Plant them in the soil at the same level as the pot. Any deeper and the stems begin to rot.
2. Best Soil for Mums
Mums like free-draining soil and lots of organic matter. They’re heavy feeders that appreciate lots of nutrients. If your garden soil is chalky or sandy, bulk it up with well-rotted organic matter. Container mums do well in standard garden compost.
3. Light Requirements
Sun-loving mums like to feel the full sunshine on their faces. A sunny spot is essential to get the best from each plant, so give them at least six hours of sun a day. Early morning sunshine is the best.
It’s hungry work developing such intricate flowerheads all summer and fall. Mums need fertilizer to keep their blooms healthy. Liquid fertilizer is essential for containerized mums. Choose a 10-10-10 balanced fertilizer and apply it weekly in the growing season.
Border-grown mums don’t need as much, and the best way to feed them is organic mulch.
Deadheading mums as flowers pass their best keep the bloom coming. It’s because flowers exist to attract pollinators, and when they’re pollinated, they mature into seed heads. If you remove developing seed heads, the plant will create more flowers for fertilization.
Cut off spent flower heads just above the highest leaf with a sharp pair of secateurs.
6. Companion Plants for Fall
Beautiful mums create a late summer-to-fall splash, and they look great with other fall-time plants. Here are some companion plant suggestions to create a pollinator-friendly, colorful fall-time display.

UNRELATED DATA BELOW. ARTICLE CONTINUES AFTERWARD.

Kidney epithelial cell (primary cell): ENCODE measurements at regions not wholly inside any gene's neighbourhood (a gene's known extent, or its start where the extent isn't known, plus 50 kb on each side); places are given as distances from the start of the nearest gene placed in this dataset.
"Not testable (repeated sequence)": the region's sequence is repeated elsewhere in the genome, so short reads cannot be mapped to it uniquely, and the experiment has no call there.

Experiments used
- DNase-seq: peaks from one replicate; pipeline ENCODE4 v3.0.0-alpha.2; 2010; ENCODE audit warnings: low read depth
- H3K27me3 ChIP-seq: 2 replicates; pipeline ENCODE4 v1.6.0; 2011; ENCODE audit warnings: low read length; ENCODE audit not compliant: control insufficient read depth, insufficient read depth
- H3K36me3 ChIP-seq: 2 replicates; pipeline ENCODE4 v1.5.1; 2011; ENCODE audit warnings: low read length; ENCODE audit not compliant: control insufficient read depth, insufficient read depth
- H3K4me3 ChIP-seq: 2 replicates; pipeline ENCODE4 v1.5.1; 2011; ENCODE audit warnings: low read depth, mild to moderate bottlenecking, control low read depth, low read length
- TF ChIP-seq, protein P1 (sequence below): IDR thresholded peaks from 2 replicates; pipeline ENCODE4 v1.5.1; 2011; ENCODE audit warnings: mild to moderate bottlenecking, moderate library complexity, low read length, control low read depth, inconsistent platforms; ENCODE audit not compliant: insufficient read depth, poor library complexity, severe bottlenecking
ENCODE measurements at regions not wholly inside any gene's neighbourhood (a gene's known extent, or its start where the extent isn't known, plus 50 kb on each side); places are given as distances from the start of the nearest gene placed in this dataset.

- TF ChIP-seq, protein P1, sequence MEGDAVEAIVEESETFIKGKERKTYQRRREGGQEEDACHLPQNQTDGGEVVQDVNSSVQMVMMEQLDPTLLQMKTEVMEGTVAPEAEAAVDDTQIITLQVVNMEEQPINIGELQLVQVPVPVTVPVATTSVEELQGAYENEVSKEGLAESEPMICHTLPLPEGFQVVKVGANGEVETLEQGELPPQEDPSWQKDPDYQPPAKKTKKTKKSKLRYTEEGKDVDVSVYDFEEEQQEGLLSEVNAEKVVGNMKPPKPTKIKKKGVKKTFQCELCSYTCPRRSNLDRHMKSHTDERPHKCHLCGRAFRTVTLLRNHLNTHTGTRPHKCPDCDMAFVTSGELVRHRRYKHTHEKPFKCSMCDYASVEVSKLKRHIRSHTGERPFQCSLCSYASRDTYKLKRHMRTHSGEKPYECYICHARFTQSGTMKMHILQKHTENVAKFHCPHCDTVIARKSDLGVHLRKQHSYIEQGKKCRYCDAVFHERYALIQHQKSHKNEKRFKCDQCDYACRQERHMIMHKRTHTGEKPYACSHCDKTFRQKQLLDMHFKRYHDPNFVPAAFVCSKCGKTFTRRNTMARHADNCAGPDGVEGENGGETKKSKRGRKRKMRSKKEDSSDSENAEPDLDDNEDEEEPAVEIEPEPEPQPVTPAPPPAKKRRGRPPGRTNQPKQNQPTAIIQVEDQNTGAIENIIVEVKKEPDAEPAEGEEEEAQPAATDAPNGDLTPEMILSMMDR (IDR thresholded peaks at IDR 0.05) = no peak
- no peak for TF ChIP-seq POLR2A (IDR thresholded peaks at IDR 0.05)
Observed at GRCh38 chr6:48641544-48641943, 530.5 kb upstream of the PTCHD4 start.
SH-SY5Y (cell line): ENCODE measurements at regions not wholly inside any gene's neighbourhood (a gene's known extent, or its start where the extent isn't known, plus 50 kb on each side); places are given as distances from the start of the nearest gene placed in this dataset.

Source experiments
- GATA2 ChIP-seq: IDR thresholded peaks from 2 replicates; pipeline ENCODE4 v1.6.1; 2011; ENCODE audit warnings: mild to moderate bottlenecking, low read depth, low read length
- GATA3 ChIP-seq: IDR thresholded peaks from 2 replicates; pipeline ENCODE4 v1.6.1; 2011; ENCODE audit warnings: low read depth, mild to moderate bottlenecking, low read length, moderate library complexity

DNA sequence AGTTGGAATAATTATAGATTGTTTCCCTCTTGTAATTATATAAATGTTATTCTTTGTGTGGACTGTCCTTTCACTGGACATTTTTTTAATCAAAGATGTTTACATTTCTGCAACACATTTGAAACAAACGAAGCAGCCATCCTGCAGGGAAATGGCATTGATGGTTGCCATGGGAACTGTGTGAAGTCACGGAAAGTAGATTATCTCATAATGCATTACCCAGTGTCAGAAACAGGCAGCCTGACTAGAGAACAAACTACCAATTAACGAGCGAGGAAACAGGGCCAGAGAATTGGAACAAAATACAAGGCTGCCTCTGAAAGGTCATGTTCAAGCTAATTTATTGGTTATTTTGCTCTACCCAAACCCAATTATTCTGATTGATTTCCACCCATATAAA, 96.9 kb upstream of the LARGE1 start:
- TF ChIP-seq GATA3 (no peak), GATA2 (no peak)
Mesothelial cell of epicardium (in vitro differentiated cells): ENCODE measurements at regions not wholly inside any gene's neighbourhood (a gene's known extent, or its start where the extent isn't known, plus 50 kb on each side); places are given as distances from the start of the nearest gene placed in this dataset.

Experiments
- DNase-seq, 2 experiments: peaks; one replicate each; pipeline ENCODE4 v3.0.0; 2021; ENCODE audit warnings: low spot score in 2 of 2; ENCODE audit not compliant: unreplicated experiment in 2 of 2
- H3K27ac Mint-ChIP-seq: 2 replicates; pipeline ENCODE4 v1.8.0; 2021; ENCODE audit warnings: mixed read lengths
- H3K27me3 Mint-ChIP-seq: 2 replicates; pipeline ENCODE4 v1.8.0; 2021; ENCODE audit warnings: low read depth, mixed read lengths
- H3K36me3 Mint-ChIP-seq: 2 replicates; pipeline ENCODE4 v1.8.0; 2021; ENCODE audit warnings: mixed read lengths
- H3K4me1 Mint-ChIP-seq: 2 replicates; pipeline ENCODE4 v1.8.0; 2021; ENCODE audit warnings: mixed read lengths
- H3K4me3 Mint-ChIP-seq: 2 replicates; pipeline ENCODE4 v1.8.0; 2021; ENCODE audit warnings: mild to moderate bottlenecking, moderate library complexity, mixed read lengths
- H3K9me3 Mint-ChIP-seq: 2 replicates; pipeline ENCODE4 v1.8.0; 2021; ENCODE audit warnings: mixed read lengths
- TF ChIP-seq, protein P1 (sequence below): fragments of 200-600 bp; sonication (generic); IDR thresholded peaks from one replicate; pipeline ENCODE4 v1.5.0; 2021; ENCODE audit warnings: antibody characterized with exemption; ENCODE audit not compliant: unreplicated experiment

- Salvias – late flowering salvias bring height, color, and nectar to a fall-time yard.
- Sedums – butterfly favorite sedums blast a border with intense pink shades.
- Asters – purple, pink, or white daisy-like asters bloom all fall.
- Coneflowers – North American native coneflowers bloom until the frosts and attract pollinators.
- Ornamental grasses – try festuca or black mondo grass.
Grasses? Yes! Grasses benefit birds and small mammals who use their dried stems for nesting. Grasses also create movement and texture. It can’t all be about bright colors!
How Often Do You Water Mums: Recap
Let’s recap on our original question, “How often do you water mums?” The answer is: before they dry out, and the only way you can tell for sure is by checking the soil. Too much water rots their roots and causes mold, but when mums dry out, they drop their glorious flowerheads.
In general, container mums need water every other day, but in dry spells, a daily drenching might be required. Border mums need less, but in summer and early fall, probably twice a week is essential. You can cut down water usage by applying damp-trapping organic mulch to their roots.
The photo featured at the top of this post is © Volodymyr Yakovyna/Shutterstock.com